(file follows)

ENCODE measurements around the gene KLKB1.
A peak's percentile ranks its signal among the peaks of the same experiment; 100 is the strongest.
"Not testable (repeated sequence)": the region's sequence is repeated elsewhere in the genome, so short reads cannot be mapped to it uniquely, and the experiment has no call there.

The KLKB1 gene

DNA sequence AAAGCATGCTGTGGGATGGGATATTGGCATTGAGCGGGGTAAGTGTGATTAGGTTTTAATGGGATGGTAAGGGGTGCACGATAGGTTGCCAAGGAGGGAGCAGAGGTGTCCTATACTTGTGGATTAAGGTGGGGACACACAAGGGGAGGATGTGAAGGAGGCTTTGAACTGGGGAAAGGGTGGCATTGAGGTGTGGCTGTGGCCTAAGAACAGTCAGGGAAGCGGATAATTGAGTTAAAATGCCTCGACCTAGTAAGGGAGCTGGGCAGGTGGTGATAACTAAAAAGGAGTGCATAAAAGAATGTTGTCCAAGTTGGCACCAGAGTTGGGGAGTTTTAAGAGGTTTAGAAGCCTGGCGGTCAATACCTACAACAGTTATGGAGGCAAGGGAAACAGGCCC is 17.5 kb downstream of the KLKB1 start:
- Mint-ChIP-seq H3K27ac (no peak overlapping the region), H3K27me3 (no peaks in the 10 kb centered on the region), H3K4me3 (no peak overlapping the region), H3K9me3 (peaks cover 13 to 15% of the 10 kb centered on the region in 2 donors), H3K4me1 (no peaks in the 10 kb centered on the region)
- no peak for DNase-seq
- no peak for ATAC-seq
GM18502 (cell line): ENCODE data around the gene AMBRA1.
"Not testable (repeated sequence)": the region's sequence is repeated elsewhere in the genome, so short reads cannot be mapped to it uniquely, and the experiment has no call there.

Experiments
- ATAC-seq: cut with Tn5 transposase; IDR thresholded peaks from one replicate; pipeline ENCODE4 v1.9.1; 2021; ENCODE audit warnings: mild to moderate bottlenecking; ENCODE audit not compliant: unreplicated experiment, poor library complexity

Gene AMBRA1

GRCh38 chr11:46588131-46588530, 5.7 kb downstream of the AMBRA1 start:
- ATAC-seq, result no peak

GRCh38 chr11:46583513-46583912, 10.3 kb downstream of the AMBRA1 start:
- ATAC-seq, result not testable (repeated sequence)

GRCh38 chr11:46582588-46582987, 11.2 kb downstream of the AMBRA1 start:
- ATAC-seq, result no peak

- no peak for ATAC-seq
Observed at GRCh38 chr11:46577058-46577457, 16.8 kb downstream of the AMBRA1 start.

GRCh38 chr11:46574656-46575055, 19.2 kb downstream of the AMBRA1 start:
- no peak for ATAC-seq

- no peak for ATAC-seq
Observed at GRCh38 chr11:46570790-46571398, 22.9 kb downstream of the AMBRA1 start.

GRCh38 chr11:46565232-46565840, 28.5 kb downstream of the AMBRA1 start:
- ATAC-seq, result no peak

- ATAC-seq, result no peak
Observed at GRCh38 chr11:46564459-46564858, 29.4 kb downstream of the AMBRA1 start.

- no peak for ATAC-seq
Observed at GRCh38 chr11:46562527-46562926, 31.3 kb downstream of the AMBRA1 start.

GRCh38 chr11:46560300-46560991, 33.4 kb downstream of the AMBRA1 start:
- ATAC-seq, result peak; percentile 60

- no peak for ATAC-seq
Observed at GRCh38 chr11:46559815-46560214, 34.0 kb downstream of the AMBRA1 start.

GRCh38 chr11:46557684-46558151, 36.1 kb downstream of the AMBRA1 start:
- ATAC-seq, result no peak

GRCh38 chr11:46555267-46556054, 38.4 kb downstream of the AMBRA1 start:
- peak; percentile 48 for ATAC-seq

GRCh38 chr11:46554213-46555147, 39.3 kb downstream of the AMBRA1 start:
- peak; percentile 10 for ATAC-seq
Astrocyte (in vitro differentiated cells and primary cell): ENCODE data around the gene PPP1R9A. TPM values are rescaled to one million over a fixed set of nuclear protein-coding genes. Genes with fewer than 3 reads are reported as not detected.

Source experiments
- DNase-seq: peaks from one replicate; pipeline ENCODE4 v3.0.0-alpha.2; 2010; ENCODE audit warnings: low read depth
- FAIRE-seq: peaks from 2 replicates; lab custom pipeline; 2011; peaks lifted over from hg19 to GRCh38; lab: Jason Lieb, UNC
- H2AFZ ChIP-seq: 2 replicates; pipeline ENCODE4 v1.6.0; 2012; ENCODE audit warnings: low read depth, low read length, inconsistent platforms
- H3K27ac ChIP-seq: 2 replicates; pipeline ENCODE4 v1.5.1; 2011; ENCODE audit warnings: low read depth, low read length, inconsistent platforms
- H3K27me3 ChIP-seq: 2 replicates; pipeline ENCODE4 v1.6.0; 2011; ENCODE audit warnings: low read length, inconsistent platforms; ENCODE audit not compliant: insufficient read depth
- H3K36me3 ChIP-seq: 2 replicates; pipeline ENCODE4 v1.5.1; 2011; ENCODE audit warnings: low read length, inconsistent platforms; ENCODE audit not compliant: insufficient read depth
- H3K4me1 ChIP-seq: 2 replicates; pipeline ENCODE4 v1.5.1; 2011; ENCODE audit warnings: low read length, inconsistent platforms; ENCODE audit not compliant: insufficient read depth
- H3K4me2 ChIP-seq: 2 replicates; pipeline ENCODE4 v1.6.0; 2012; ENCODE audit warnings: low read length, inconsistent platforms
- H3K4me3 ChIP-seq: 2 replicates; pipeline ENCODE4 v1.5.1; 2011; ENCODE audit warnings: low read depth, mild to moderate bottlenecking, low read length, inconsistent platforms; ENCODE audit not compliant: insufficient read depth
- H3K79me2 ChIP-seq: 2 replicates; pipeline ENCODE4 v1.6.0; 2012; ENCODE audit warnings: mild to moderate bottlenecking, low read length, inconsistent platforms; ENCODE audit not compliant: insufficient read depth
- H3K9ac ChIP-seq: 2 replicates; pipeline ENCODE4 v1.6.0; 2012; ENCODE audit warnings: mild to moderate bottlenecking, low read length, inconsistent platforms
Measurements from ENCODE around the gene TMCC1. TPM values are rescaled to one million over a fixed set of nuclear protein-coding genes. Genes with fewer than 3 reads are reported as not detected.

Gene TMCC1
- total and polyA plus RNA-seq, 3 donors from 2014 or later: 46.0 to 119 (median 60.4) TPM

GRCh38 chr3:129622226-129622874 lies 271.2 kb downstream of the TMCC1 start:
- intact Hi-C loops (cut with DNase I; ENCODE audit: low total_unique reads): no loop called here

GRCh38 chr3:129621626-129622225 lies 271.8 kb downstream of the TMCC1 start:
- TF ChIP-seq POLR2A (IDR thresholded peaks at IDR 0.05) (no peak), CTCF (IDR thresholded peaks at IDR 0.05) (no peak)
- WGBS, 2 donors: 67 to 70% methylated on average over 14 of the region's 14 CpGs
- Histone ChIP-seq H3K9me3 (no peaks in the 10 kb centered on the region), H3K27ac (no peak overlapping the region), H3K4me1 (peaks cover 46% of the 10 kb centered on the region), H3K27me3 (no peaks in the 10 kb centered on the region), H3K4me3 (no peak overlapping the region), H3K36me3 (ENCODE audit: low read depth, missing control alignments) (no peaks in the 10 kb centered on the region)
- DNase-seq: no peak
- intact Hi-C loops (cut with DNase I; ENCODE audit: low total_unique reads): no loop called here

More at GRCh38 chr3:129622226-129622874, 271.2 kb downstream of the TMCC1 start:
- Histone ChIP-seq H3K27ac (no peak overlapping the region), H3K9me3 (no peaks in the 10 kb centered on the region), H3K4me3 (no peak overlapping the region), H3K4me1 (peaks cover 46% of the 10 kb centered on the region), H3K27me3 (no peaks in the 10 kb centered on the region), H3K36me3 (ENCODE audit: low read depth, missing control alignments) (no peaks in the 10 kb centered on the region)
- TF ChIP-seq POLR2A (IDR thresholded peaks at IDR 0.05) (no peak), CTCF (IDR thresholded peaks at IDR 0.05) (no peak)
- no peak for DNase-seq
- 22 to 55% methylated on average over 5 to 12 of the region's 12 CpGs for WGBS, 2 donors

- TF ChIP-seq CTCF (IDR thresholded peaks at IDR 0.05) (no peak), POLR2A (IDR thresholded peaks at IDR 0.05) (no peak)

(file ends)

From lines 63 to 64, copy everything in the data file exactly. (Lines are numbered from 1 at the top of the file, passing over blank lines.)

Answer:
- Histone ChIP-seq H3K9me3 (no peaks in the 10 kb centered on the region), H3K27ac (no peak overlapping the region), H3K4me1 (peaks cover 46% of the 10 kb centered on the region), H3K27me3 (no peaks in the 10 kb centered on the region), H3K4me3 (no peak overlapping the region), H3K36me3 (ENCODE audit: low read depth, missing control alignments) (no peaks in the 10 kb centered on the region)
- DNase-seq: no peak